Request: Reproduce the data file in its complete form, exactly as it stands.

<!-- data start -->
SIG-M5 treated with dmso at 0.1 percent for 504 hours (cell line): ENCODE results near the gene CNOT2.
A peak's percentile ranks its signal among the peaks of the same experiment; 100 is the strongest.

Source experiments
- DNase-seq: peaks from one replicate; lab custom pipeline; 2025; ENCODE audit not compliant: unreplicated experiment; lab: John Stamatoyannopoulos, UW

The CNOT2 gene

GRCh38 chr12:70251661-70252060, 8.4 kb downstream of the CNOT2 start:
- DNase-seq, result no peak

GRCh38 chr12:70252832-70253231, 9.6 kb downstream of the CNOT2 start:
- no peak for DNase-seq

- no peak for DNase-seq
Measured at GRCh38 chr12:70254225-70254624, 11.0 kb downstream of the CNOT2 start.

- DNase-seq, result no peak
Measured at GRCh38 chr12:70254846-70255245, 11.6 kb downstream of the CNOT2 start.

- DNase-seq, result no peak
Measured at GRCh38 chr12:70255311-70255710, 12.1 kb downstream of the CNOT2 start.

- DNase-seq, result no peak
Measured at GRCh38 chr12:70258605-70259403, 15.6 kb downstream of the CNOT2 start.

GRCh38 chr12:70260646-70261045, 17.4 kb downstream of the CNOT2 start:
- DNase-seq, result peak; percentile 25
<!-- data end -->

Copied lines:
SIG-M5 treated with dmso at 0.1 percent for 504 hours (cell line): ENCODE results near the gene CNOT2.
A peak's percentile ranks its signal among the peaks of the same experiment; 100 is the strongest.

Source experiments
- DNase-seq: peaks from one replicate; lab custom pipeline; 2025; ENCODE audit not compliant: unreplicated experiment; lab: John Stamatoyannopoulos, UW

The CNOT2 gene

GRCh38 chr12:70251661-70252060, 8.4 kb downstream of the CNOT2 start:
- DNase-seq, result no peak

GRCh38 chr12:70252832-70253231, 9.6 kb downstream of the CNOT2 start:
- no peak for DNase-seq

- no peak for DNase-seq
Measured at GRCh38 chr12:70254225-70254624, 11.0 kb downstream of the CNOT2 start.

- DNase-seq, result no peak
Measured at GRCh38 chr12:70254846-70255245, 11.6 kb downstream of the CNOT2 start.

- DNase-seq, result no peak
Measured at GRCh38 chr12:70255311-70255710, 12.1 kb downstream of the CNOT2 start.

- DNase-seq, result no peak
Measured at GRCh38 chr12:70258605-70259403, 15.6 kb downstream of the CNOT2 start.

GRCh38 chr12:70260646-70261045, 17.4 kb downstream of the CNOT2 start:
- DNase-seq, result peak; percentile 25